Wednesday, 22 August 2007

Literacy and Healthcare: Cuba, Venezuela and the USA

Education and healthcare are considered by most countries to be a right and not a privilege. Sadly many developing countries struggle to provide even the most basic of health and education to their citizens due to the fact that they simply cannot fiscally afford to. There are also a few countries rich enough to provide both to their population but don’t view either as a right.

I read an article today which noted that one in four Americans did not read a book last year and it brought to mind another article I read recently about a unique approach to promoting literacy in Venezuela. The programme uses mules to transport books to remote communities which would not normally have access to libraries.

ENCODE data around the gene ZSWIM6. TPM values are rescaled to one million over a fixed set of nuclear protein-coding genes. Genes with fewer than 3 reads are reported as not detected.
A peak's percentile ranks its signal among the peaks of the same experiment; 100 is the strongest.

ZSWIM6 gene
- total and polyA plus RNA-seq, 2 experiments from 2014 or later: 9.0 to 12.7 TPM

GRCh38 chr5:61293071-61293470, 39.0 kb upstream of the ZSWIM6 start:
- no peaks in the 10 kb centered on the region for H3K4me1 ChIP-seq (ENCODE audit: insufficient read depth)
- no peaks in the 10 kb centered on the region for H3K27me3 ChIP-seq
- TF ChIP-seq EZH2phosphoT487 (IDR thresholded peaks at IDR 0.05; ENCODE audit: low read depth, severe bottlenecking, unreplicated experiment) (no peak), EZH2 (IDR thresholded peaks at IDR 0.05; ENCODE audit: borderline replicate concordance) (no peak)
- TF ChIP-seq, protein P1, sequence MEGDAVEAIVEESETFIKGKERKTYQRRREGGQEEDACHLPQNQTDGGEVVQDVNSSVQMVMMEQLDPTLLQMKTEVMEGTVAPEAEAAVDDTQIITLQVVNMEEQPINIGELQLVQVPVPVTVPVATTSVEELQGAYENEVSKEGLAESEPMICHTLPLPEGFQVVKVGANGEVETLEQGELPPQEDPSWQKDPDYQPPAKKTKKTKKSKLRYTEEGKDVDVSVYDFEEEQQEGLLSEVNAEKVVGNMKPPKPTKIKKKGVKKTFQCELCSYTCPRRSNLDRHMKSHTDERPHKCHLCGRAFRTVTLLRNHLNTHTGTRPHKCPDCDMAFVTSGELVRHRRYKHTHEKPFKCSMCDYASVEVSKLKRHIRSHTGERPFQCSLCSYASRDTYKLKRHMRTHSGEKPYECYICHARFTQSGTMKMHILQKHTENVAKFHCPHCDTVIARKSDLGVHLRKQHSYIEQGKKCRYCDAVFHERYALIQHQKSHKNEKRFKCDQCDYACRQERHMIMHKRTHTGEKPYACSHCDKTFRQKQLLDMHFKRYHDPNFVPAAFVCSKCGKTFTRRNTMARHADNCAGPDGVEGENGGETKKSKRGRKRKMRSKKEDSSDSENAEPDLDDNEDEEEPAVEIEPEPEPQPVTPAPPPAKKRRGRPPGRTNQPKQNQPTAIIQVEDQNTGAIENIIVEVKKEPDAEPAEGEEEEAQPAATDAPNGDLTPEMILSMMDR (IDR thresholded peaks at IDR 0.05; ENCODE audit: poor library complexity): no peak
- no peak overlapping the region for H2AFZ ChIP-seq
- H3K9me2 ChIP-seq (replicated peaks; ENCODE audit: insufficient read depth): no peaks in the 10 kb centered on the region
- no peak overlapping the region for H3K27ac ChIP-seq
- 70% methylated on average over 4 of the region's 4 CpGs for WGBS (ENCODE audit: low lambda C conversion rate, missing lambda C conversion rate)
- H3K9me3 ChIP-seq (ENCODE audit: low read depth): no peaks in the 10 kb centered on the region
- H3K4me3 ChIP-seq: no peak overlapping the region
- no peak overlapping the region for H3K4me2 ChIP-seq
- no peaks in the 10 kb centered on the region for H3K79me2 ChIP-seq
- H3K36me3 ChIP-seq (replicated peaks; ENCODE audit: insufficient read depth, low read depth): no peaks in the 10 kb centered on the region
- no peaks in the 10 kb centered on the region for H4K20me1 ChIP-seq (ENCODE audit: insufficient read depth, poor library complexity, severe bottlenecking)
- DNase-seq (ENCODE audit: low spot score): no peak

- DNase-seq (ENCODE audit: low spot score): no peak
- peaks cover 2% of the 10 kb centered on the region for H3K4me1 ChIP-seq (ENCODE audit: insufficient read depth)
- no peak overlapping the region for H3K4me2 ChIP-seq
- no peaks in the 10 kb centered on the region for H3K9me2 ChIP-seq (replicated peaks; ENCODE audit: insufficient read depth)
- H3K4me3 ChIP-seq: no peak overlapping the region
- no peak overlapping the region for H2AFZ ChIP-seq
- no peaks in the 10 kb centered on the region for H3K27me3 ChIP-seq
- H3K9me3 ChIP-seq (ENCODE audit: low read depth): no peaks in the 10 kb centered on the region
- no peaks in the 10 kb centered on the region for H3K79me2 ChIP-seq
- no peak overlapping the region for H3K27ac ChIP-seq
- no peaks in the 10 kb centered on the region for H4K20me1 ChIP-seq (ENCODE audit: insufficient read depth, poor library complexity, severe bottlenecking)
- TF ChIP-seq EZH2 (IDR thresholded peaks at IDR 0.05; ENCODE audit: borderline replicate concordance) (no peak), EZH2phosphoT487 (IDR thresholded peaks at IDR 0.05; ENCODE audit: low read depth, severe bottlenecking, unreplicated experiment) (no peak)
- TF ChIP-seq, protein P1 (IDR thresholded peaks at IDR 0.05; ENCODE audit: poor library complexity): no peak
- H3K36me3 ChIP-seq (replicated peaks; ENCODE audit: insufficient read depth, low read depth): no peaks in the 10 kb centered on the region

Health care and insurance are major political issues in the US, the world’s richest country, where so many people are unable to afford basic healthcare and one of the news items today concerned a city health department report which states that one in six New Yorkers do not have health insurance. It made me recall an article of a few weeks ago about Cuban trained US doctors.

1 comment:

Colonise This! said...

"only 57 percent of American adults had read a book in 2002,"

That's pretty incredible.

The high cost of medical care discouraged 41 percent of New Yorkers who had no insurance from seeking care.

This is really depressing. Though, I have to say in this country with a public health care system the situation is horrible as well, but in a differrent way.